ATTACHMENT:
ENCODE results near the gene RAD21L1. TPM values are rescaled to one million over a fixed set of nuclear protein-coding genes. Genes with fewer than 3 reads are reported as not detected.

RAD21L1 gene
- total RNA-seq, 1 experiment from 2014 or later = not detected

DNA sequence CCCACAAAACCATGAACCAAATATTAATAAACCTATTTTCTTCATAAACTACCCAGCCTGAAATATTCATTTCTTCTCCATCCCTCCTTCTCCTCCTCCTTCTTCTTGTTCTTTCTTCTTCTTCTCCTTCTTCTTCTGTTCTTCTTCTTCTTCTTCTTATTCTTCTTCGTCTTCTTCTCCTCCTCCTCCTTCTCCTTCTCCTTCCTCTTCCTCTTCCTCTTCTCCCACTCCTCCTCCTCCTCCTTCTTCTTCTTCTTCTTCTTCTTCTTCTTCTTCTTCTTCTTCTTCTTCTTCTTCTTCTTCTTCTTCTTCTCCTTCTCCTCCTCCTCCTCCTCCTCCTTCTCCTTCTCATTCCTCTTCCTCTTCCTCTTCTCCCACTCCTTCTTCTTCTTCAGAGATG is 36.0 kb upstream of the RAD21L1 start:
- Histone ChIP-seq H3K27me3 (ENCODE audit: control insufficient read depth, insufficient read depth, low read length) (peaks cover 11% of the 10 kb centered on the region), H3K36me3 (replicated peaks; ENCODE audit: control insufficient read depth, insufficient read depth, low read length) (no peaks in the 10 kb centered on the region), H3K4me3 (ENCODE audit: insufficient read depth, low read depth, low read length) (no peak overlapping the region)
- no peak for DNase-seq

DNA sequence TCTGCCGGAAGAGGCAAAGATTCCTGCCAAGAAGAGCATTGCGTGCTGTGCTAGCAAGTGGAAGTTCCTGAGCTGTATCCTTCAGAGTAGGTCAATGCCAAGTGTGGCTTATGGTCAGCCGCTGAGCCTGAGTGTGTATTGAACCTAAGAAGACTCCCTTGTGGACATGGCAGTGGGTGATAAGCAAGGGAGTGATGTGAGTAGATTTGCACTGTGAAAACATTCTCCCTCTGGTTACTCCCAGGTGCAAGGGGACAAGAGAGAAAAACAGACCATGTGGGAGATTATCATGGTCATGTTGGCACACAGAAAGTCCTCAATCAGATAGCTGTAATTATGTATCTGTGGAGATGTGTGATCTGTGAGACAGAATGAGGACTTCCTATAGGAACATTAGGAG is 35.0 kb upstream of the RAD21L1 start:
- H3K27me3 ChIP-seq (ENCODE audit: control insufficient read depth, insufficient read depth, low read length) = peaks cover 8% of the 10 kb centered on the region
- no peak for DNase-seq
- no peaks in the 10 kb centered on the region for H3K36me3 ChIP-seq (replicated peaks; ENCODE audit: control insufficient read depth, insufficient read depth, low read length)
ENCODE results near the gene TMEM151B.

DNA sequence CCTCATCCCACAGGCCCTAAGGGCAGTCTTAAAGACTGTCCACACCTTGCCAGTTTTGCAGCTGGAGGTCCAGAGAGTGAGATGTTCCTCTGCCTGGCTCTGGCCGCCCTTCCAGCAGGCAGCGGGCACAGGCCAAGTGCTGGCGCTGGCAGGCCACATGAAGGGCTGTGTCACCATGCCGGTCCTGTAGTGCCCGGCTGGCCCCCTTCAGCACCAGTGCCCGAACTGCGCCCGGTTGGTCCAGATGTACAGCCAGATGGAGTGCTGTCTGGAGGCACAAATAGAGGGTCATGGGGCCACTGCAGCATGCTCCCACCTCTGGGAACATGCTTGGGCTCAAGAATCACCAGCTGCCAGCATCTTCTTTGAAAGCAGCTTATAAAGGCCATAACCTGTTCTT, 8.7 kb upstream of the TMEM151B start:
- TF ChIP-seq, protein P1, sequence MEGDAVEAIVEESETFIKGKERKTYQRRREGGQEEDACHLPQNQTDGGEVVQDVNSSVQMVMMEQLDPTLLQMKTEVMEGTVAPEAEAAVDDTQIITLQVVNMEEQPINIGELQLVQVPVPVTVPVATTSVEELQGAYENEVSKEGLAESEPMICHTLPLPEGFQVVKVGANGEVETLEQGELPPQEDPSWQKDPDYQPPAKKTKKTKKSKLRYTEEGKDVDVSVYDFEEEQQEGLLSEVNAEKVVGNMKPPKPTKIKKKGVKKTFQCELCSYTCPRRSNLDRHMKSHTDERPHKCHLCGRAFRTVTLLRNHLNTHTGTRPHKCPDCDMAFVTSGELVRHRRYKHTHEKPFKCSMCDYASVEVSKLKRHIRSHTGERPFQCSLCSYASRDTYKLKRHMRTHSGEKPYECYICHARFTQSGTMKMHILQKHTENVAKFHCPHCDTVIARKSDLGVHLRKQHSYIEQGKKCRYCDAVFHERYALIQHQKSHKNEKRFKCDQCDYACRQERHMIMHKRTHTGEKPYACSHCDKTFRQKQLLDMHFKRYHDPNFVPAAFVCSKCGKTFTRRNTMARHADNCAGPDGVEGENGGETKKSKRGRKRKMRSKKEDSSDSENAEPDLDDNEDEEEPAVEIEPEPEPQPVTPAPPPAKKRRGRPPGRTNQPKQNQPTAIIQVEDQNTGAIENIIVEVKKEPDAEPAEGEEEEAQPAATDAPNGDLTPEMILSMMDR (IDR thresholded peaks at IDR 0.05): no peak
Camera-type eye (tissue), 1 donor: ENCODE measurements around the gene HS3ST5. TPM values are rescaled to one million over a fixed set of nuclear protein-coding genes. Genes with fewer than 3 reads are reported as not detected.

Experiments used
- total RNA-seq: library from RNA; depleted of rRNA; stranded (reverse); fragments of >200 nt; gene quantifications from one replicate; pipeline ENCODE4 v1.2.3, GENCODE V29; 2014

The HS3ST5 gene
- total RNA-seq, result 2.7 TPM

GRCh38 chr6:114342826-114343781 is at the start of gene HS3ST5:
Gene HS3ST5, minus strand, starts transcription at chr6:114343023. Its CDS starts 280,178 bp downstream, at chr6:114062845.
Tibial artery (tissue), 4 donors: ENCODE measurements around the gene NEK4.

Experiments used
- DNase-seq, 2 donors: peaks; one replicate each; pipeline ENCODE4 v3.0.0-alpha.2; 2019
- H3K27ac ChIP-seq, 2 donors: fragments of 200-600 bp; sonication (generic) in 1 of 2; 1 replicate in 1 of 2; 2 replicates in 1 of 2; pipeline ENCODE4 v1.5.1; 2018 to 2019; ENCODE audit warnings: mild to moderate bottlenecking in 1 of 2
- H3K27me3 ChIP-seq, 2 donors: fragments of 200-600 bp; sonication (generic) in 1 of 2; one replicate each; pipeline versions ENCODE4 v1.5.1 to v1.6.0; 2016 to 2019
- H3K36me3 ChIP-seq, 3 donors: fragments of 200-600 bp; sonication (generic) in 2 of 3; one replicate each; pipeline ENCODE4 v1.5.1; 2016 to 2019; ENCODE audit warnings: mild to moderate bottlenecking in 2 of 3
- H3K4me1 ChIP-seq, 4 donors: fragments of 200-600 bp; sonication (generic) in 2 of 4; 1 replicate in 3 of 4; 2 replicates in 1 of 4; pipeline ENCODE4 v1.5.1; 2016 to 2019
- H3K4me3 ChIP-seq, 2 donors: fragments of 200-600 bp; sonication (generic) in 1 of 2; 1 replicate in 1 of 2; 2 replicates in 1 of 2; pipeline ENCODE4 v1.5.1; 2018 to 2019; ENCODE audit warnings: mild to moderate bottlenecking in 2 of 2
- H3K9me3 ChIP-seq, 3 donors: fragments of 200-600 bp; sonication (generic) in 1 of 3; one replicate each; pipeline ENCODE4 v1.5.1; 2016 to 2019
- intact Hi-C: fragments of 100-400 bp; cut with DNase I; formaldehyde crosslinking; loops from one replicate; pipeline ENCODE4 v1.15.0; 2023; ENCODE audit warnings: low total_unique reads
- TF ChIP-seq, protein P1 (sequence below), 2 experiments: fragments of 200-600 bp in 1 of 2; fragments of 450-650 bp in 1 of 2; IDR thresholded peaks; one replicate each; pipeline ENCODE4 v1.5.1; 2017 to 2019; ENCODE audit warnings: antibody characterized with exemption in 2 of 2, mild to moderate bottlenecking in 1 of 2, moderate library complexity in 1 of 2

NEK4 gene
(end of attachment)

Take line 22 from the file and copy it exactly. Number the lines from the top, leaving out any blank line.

Experiments used